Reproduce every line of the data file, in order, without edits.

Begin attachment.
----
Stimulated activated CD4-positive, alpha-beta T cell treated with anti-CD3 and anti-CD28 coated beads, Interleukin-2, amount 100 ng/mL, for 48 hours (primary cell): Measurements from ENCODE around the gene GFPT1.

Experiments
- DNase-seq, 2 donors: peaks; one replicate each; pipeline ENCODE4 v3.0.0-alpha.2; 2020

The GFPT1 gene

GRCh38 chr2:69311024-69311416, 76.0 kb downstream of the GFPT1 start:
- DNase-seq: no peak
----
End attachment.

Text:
Stimulated activated CD4-positive, alpha-beta T cell treated with anti-CD3 and anti-CD28 coated beads, Interleukin-2, amount 100 ng/mL, for 48 hours (primary cell): Measurements from ENCODE around the gene GFPT1.

Experiments
- DNase-seq, 2 donors: peaks; one replicate each; pipeline ENCODE4 v3.0.0-alpha.2; 2020

The GFPT1 gene

GRCh38 chr2:69311024-69311416, 76.0 kb downstream of the GFPT1 start:
- DNase-seq: no peak